An evaluation of the governance structure of marine services in South Africa’s ports system
Journal of Shipping and Trade volume 8, Article number: 17 (2023)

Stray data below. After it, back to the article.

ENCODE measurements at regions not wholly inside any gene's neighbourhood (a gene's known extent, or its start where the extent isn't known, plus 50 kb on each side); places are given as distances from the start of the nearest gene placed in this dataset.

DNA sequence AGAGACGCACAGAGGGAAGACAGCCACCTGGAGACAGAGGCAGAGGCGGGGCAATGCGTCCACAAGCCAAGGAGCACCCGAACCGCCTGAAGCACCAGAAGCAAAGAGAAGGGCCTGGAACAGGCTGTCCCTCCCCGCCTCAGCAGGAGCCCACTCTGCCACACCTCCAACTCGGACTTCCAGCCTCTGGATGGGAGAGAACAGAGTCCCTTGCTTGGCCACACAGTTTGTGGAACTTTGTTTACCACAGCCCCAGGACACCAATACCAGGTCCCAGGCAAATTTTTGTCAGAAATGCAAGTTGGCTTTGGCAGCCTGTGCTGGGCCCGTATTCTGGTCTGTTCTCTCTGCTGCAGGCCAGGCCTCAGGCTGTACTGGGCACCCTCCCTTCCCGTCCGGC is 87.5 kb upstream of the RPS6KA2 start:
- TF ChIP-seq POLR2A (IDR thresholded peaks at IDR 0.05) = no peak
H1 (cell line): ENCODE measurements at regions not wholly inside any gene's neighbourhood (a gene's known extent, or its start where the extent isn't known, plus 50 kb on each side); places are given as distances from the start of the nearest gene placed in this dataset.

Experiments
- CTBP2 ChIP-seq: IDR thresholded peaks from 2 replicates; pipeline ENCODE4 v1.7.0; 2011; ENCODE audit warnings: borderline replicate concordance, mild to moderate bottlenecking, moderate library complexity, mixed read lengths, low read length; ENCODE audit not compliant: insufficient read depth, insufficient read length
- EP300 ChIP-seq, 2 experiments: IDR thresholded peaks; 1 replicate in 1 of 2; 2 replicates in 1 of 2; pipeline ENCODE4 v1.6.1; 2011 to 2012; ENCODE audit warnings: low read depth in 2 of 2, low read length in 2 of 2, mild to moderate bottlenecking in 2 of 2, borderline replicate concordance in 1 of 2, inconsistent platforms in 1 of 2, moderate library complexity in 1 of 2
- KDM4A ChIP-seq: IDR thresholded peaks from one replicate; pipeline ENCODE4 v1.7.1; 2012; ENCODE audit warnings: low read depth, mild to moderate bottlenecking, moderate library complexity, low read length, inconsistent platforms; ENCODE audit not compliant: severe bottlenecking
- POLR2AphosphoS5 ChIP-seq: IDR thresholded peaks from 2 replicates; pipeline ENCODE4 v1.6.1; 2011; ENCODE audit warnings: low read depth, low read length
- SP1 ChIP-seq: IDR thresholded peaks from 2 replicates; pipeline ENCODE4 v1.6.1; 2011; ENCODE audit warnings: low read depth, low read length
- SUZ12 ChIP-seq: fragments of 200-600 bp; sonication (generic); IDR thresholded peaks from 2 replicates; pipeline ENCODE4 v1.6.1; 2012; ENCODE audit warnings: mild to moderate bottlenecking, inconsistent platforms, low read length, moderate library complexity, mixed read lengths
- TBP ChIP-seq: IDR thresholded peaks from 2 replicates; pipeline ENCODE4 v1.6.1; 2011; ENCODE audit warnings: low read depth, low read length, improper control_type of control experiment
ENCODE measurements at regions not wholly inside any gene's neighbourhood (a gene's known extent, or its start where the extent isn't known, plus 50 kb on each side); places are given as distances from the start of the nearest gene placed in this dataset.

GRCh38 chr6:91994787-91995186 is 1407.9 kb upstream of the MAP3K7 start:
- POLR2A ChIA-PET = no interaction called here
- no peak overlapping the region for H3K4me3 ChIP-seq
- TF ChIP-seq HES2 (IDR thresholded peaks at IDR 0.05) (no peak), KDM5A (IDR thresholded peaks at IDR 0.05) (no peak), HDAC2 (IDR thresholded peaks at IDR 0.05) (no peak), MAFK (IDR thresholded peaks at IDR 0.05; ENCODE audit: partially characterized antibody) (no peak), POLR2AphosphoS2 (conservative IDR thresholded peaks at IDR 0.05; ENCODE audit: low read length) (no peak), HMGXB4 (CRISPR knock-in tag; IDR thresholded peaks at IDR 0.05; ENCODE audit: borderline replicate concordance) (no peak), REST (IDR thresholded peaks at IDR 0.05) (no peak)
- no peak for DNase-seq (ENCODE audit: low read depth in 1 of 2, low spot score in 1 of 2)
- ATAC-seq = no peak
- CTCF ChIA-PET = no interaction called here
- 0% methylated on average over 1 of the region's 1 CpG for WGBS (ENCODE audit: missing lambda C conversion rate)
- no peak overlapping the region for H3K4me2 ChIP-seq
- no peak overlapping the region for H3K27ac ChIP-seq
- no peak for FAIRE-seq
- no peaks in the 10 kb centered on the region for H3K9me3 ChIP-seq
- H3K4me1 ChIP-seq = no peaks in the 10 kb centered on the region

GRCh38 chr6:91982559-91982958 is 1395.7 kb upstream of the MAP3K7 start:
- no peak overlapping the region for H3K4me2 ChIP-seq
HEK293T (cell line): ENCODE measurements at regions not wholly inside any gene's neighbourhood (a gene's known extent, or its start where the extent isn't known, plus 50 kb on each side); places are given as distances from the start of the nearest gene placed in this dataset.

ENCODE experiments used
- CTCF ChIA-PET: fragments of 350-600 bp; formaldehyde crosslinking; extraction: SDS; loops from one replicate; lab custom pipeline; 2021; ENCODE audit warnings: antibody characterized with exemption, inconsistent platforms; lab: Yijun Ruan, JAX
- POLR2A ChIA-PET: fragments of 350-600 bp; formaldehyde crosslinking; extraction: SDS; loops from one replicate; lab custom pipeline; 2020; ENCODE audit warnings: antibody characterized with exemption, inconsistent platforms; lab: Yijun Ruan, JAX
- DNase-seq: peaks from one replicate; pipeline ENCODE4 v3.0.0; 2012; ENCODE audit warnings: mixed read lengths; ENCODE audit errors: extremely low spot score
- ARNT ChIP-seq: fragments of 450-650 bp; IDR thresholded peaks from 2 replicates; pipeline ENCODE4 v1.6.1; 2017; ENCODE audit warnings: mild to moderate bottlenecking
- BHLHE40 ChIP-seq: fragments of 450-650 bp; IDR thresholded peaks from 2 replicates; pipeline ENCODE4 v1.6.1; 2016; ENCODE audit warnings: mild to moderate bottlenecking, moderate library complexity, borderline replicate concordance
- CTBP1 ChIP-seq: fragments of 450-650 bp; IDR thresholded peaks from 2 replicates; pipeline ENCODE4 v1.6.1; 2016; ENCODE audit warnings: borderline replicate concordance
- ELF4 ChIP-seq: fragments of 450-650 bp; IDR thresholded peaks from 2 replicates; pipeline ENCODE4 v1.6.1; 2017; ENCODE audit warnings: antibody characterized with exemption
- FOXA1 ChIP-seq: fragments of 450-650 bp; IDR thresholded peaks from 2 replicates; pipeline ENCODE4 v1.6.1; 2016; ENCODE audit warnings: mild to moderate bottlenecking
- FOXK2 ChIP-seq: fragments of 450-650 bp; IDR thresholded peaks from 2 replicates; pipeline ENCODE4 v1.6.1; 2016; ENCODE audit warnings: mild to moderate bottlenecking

Port governance structures are a vital factor impacting port investments, efficiencies, effectiveness and productivity. An important determining factor is the port management and whether it is centralized under the national government as a State-Owned Enterprise (SOE), decentralized to the municipal level, or alternatively privatized. Reforms in port management indicate that ports either subscribe to a public service port, tool port, landlord port or private port approach. Several inefficiencies exist in the governance, pricing and performance of marine services in South Africa. This study aims to evaluate the governance structure of marine services in South Africa’s ports. The research methodology included observations, a focus group with six participants and semi-structured interviews with twenty participants that included port managers, harbour masters, port experts, port agents, terminal operators, and cargo owners. The main findings confirmed the need for the participation of private service providers in the provision of marine services in South Africa’s ports and additional regulations on marine services to advance investment, performance and protection of port users. Although there is a need for private sector participation in the provision of marine services in South Africa’s ports, participation should enhance the country’s economic and developmental agenda, including job creation, investment in infrastructure, improved service provision and transforming the ports system.